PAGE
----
Sixty-nine cards and 12 bouquets decorate Marjorie Smith's living room after the Whangārei woman celebrated her 100th birthday this week.
The Whangārei RSA surprised its longstanding member with a well-attended party on Wednesday night after Smith enjoyed the day in good company.
Smith said her secret to a long life was keeping the mind occupied and surrounding herself with friends.
"Work, play, just live and be kind to people," Smith explained what matters most to her.
While none of her family lives in New Zealand, Smith is an active member of the women's section at the RSA, the Senior Citizens Club and two different friendship clubs which keep the 100-year old on her feet daily.
Born in Ireland as the daughter of two actors, Smith grew up close to the theatre stage and remembers parts she played as a 5e-year old.
Her family moved across to the Isle of Man when Smith was a teenager, and she joined the army when she was 20 "to become a drill sergeant and for some fresh air work".
During her five-year service, Smith not only got the see the Queen who was stationed nearby Smith's camp, but also met her first husband and father of her son Roy Butterfield who she described as the "apple of [her] eye".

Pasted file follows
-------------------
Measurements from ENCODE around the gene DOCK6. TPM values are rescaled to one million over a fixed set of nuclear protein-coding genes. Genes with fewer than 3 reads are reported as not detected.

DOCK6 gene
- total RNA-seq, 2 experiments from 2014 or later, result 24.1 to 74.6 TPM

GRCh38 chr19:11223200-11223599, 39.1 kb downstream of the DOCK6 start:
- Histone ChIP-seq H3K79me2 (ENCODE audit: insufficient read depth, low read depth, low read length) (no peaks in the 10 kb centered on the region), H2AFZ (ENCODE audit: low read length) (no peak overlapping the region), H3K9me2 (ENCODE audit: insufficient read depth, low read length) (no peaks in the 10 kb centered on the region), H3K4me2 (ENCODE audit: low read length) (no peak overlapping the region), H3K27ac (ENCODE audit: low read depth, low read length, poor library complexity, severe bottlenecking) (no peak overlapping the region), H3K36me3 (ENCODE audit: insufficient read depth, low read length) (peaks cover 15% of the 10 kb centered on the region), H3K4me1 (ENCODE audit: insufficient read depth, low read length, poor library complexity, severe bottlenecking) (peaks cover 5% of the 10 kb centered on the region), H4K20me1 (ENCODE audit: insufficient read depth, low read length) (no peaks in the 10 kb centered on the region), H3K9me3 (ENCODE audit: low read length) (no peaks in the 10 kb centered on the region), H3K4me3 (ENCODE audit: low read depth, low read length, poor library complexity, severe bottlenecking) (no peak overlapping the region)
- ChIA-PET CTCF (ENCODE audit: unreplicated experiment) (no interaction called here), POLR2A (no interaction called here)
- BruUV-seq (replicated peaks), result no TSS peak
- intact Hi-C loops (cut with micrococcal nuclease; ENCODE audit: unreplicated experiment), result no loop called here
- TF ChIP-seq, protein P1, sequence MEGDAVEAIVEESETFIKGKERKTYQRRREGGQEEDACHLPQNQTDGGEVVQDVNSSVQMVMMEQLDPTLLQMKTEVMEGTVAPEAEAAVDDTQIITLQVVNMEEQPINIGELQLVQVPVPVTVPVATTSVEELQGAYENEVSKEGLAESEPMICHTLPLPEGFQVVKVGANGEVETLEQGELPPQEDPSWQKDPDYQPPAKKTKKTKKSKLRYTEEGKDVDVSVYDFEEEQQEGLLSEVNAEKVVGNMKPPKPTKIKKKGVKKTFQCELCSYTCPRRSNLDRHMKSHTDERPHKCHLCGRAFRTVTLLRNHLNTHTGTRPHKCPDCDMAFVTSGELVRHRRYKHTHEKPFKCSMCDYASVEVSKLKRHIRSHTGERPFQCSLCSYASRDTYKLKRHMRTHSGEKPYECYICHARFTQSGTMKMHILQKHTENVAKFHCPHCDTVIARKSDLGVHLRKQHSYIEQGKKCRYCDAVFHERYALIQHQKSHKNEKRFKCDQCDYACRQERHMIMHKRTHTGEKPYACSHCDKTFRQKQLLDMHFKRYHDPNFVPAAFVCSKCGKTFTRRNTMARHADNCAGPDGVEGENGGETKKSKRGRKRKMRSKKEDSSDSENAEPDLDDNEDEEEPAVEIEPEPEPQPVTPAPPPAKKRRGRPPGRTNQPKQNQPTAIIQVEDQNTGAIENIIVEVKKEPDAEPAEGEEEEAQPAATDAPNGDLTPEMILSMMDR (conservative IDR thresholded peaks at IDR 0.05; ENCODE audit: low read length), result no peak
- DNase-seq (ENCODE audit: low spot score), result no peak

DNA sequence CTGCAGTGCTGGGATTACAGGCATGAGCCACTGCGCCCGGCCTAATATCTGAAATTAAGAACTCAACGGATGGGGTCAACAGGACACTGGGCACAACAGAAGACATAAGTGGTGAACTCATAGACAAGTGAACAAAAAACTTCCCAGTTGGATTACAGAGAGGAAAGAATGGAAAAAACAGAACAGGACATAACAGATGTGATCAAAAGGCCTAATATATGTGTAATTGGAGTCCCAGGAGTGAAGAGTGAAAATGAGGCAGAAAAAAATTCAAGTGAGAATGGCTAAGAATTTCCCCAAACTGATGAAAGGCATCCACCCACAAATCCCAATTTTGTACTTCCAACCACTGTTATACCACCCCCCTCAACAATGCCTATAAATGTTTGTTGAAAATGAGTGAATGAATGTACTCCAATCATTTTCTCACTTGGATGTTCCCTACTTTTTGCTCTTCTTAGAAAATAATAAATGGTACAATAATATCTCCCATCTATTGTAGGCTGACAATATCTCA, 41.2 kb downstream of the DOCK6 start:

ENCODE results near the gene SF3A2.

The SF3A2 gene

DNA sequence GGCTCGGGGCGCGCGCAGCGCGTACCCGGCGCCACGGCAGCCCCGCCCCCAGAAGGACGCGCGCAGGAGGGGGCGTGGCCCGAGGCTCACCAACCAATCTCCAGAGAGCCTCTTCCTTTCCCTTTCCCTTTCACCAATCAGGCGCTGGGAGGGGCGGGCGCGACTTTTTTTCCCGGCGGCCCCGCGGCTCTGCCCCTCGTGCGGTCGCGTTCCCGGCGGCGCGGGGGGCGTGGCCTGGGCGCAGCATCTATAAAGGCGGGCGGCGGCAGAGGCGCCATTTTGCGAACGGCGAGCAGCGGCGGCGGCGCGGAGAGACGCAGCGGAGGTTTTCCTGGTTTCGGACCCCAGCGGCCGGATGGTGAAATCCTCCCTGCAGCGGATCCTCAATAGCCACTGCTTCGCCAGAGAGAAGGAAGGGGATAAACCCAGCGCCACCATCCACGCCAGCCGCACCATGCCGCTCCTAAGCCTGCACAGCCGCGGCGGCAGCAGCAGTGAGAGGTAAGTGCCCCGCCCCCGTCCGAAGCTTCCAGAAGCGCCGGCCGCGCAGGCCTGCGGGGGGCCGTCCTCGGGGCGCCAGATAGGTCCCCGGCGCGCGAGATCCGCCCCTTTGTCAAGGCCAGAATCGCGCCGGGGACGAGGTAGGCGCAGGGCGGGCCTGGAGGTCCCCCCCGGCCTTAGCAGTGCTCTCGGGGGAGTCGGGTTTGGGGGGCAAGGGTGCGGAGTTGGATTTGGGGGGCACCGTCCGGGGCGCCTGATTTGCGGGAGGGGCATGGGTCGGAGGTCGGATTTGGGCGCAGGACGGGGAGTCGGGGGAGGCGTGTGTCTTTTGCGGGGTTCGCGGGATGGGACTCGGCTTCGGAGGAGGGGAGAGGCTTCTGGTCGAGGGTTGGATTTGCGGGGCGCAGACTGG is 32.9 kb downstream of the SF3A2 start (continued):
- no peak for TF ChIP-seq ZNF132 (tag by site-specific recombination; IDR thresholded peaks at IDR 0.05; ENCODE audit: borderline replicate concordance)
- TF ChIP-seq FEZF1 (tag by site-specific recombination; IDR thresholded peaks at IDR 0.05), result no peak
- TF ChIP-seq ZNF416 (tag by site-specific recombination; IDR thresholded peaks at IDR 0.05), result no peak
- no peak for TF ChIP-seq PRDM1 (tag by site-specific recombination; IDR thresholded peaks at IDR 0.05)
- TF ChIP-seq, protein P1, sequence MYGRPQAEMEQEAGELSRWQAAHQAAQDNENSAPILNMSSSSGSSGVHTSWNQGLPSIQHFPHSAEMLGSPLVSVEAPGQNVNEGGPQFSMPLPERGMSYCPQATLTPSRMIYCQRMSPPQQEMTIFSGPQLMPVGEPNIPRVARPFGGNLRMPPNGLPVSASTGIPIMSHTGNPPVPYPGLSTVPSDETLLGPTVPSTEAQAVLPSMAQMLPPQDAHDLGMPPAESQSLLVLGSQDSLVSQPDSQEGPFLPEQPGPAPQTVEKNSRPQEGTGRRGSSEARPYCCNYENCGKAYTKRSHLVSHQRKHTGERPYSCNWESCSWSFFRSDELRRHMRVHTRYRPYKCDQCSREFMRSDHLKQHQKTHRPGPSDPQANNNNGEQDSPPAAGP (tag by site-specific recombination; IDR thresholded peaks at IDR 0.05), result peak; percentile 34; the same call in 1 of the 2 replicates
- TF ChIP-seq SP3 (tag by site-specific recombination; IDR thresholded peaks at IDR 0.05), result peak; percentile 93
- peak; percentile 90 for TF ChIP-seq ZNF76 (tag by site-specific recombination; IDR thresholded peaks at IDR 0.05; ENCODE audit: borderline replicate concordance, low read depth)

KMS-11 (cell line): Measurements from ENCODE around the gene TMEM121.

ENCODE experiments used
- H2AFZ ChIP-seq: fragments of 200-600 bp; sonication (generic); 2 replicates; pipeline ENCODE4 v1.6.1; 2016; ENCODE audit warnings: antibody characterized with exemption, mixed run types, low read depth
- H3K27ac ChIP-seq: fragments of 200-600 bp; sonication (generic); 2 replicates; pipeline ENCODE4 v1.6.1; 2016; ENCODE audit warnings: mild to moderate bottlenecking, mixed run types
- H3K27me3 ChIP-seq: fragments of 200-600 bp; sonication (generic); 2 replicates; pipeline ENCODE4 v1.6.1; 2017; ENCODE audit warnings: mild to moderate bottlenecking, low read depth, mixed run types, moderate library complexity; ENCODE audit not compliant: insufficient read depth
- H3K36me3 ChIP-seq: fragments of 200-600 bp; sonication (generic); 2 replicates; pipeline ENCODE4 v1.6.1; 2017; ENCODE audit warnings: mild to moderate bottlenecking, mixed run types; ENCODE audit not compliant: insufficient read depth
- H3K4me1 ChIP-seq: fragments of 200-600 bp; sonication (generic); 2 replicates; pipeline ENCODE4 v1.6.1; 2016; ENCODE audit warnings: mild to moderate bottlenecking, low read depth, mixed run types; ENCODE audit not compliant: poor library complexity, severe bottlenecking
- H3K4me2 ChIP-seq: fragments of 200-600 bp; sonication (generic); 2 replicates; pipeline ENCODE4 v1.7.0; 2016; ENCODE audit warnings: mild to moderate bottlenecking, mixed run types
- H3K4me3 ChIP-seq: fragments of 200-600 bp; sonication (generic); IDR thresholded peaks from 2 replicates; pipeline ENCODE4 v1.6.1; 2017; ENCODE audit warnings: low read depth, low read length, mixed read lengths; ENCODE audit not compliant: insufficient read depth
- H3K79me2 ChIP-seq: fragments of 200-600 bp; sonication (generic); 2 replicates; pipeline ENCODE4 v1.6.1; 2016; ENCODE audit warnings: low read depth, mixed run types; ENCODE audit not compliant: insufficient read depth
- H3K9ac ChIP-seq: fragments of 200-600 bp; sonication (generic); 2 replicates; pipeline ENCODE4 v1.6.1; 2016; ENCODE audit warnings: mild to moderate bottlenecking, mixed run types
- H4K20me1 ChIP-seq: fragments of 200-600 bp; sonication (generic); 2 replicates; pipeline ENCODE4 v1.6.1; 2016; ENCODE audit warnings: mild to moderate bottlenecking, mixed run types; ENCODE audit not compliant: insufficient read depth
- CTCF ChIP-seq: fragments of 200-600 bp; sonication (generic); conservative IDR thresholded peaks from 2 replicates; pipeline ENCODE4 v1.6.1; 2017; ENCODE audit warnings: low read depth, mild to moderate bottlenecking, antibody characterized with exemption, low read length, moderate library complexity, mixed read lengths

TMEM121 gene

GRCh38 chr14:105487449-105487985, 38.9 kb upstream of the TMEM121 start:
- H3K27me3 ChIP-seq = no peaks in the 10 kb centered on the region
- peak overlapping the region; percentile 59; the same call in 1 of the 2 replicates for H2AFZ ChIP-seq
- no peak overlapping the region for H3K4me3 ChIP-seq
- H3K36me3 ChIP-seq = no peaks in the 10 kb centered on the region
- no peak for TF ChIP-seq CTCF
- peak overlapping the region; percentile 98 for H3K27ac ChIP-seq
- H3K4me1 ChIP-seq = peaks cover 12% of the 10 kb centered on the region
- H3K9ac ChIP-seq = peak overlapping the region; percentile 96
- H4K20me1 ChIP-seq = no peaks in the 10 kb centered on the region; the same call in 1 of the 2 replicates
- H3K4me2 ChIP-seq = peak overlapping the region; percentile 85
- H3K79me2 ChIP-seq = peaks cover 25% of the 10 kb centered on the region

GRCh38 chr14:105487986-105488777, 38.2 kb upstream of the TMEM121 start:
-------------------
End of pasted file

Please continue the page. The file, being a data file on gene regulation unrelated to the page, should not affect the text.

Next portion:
In the 50s, Smith moved to New Zealand where she remarried, and with her son and her husband Basil Welsford, bought a farm at Manaia.
"It was a mixed farm with dairy and sheep," Smith said.
"It was quite different after being born into theatre and then being at the army. I learnt how to milk cows and those sorts of things."
After their farming days came to a close, the family moved into town. Both her husband and son have since died, which left Smith without family in New Zealand.
It wasn't until Smith turned 90 that she learned how large her family actually was, and while they all live in the UK, Smith was pleasantly surprised by the sudden addition to the whānau.
"I was raised as an only child, and I never knew I had an older brother," Smith said.
Her parents, as it turns out, had a son before Smith was born and had given him up for adoption.
Late in life, Smith's brother found his sister, and after some correspondence, Smith agreed to visit him.
Sadly, he died before Smith arrived in the UK; however, Smith got to meet her nephews, nieces and extended family.
"Suddenly, I had a family at 90," Smith said. "It was absolutely marvellous."
Her UK family cheered for Smith after reaching her milestone birthday on Wednesday, as did the Queen who acknowledged Smith's 100th in a card.